Thursday, July 25, 2013

Old Hertfordshire Recipes: Dunstable Larks

8 Larks for our Supper at Dunstable. They were all on one Spit which was small, and designed for that purpose. They were laid very close to a brisk fire and turned very briskly; In about 2 Minuttes they were flowerd, after about as much more time they were basted with a great deal of Butter, so as to keep quite a stream pouring on them at the same time. They were turned as quick as possible, so that they were quite covered with a very thick froth. In this manner they were roasted for about 4 Minuites; and then the Cook with a Dish full of very fine grated Bread strewed them over by handfulls, holding the Dish under to catch what Bread did not stick. Being removed a little way from the fire, they were then laid close, and in about a Minute the same was repeated, so as to get as many Crumbs to stick as possible. They were then laid near the fire again, and turned carefully and slowly, sometimes backwards, sometimes forwards, but very steadily: This took up about 5 Minuites more; So that I judge they were about 10 Minuites a doing by a very brisk fire, and lying almost so close as to touch the Barrs. When the Crums were brown they were taken up and laid in two Rows in the Dish, and the four that were not separated stuck close together by the strength of the Cement of the Crums and Butter. They were done extreemly nice.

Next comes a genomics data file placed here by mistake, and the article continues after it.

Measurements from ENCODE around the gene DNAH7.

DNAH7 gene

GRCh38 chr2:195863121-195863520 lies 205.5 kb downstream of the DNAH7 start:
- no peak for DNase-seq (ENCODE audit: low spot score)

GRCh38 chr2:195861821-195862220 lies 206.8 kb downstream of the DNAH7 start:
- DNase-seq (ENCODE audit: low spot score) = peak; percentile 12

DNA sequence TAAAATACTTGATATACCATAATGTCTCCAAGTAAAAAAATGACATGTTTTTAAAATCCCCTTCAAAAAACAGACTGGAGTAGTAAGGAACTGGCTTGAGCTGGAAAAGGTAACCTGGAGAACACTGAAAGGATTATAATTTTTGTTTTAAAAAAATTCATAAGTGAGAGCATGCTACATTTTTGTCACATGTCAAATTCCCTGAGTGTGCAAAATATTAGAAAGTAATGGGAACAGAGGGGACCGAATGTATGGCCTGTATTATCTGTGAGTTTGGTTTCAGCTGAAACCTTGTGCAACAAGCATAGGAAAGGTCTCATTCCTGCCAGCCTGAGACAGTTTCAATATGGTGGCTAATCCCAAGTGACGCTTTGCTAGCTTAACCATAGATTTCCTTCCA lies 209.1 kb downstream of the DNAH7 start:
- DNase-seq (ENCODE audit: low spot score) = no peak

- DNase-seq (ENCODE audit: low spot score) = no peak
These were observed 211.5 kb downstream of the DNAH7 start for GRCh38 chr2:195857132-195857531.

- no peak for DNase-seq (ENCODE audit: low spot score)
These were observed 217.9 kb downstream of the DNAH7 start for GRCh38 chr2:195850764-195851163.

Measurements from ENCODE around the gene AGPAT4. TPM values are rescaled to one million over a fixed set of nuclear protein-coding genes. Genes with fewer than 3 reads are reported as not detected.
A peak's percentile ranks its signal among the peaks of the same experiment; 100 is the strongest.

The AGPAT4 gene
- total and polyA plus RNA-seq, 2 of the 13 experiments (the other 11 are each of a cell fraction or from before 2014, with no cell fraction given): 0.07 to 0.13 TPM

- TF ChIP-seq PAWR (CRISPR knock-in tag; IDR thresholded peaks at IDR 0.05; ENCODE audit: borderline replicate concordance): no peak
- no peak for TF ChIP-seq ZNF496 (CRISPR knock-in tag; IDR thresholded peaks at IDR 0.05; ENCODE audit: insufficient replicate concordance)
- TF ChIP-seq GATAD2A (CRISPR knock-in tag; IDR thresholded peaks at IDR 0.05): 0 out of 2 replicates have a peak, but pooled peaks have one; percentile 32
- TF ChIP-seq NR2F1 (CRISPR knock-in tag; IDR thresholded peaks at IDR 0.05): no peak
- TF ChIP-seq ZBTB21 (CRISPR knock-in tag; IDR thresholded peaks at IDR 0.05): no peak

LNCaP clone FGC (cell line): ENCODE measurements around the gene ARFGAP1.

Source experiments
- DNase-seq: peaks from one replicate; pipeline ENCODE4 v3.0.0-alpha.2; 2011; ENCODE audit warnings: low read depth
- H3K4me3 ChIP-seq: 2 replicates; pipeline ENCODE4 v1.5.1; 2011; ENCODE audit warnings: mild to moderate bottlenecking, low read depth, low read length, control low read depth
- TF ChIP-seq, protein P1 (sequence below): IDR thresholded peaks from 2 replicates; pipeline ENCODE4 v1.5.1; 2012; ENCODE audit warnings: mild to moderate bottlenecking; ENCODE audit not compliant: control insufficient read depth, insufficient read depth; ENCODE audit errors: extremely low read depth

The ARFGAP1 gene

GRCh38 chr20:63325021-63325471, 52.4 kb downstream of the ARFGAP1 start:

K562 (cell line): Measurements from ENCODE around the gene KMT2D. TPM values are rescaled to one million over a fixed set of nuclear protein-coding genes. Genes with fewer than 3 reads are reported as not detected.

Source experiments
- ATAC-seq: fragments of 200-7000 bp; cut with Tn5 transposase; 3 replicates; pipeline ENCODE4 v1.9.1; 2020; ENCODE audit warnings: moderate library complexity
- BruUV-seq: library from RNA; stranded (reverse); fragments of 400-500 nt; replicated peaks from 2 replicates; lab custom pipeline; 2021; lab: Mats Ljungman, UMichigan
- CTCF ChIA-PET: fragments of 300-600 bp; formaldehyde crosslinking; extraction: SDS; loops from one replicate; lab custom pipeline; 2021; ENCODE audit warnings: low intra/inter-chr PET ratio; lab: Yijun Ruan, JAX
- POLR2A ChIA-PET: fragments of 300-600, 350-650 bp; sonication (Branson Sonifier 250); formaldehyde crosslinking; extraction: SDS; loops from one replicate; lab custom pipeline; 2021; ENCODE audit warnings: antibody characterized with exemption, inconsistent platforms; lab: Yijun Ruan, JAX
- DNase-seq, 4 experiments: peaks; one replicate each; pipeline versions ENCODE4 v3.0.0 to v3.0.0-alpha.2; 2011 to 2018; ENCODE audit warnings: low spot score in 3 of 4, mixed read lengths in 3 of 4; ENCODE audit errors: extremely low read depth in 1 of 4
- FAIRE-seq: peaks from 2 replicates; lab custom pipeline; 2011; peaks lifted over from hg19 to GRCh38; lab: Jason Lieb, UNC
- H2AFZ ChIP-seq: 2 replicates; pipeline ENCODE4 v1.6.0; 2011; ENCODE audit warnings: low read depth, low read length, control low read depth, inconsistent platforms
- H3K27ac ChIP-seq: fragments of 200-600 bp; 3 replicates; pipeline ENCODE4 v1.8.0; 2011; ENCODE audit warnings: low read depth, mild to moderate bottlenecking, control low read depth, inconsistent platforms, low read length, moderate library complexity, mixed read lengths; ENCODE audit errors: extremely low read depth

The Receipt Book of Baroness Elizabeth Dimsdale, c1800

Please note that this delicacy is no longer considered politically correct.


  1. While correctly labelled as a Meadowlark this is a North American species (Sturnella magna or S. neglecta) and a member of the blackbird family (Icteridae). The Skylark (Alauda arvensis) and Woodlark (Lullula arborea) are true larks Alaudidae. No doubt the recipe is for one of those. Adding to the taxonomic confusion, the five-and-twenty blackbirds baked in a pie are thrushes (Turdidae).

    1. Thanks - I have changed the photograph for a picture of a skylark (Alauda arvensis) from A Landsborough Thomson's "British Birds and their Nests" which was first published in about 1910.


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